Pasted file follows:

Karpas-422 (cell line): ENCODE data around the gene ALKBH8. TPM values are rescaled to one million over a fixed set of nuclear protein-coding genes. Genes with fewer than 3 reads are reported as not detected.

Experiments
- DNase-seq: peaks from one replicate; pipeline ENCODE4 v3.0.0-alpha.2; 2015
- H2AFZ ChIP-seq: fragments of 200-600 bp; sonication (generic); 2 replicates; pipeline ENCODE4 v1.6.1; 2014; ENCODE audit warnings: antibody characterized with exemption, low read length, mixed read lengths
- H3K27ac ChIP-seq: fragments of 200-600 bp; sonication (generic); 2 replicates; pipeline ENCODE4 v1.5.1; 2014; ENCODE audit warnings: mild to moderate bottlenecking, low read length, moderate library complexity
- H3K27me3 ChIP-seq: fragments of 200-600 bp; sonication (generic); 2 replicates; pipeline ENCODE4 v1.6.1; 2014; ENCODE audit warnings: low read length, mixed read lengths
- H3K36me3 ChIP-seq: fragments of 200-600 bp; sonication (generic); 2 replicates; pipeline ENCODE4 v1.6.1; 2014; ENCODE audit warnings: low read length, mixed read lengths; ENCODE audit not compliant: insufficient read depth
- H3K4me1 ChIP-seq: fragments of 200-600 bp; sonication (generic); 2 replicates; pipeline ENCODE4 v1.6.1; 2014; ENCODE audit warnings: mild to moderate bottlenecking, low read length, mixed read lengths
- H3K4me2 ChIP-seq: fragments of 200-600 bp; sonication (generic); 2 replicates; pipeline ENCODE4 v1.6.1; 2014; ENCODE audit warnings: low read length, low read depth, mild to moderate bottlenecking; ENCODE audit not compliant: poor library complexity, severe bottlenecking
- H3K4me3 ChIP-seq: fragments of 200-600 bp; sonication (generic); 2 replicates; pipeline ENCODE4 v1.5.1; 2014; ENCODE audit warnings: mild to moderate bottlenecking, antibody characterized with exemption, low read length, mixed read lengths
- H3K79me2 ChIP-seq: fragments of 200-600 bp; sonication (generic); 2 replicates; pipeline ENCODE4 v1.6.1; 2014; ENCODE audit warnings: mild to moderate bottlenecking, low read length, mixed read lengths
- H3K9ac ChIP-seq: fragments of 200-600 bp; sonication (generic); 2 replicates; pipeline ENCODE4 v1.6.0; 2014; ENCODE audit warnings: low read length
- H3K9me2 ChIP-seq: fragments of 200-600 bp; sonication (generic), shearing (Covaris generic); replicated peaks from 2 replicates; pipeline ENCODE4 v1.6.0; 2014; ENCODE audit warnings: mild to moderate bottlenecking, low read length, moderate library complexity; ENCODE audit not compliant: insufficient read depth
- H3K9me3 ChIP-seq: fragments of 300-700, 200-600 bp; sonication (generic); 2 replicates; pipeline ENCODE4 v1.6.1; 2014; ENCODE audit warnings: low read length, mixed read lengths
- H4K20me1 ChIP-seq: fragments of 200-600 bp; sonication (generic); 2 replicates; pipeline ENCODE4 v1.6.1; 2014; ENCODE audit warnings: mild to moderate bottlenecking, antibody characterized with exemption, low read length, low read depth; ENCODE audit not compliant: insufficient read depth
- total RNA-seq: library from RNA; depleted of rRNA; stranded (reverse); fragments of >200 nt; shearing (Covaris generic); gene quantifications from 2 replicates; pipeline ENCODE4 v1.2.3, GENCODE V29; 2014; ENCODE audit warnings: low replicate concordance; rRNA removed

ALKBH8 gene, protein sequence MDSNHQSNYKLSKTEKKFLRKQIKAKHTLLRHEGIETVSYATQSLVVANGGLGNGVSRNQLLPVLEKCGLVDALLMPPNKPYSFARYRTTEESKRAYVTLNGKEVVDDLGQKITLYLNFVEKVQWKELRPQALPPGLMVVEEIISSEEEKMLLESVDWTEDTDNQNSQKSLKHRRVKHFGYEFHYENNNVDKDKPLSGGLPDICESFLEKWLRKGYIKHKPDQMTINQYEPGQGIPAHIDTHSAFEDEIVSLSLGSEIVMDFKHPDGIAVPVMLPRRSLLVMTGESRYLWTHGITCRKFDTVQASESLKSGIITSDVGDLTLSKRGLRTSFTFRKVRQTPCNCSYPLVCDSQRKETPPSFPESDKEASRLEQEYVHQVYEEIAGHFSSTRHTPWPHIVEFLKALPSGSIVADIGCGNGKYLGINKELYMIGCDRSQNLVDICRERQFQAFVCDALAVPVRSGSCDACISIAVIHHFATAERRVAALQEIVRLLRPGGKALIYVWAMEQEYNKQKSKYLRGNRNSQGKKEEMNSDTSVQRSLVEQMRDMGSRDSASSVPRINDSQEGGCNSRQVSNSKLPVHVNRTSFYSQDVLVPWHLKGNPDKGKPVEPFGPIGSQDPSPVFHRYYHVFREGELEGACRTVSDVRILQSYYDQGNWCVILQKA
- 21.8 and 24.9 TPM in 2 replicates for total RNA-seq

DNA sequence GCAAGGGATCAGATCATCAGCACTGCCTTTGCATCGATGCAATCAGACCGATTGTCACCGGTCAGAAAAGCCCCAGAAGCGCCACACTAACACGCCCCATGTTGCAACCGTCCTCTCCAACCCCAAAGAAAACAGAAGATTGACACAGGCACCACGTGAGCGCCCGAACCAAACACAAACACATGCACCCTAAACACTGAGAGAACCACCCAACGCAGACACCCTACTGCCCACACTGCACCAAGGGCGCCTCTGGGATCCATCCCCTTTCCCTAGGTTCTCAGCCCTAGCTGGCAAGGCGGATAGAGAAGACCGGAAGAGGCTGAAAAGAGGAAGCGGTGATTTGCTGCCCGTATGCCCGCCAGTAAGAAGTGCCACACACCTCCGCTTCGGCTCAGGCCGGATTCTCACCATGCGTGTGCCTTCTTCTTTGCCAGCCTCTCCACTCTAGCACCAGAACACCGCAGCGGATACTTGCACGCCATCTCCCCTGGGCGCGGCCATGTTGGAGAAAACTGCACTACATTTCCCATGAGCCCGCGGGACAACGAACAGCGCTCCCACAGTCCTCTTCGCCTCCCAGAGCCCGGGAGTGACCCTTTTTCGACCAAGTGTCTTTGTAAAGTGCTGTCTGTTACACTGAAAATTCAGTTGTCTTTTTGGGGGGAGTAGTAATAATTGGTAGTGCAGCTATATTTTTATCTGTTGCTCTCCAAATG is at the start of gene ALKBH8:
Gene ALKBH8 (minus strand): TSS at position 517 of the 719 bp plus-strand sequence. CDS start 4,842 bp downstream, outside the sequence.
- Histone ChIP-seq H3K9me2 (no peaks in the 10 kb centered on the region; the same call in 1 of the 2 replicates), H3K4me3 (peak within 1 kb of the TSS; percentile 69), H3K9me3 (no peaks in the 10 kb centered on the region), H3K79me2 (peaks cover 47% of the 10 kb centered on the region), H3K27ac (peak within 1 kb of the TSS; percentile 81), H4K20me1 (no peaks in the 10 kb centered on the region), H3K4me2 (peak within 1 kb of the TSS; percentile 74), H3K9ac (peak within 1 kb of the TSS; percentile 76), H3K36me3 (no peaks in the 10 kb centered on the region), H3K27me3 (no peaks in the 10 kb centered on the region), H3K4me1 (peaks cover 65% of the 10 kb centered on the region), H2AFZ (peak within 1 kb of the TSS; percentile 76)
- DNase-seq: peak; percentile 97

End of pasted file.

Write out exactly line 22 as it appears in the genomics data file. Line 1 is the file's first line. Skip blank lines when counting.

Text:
- DNase-seq: peak; percentile 97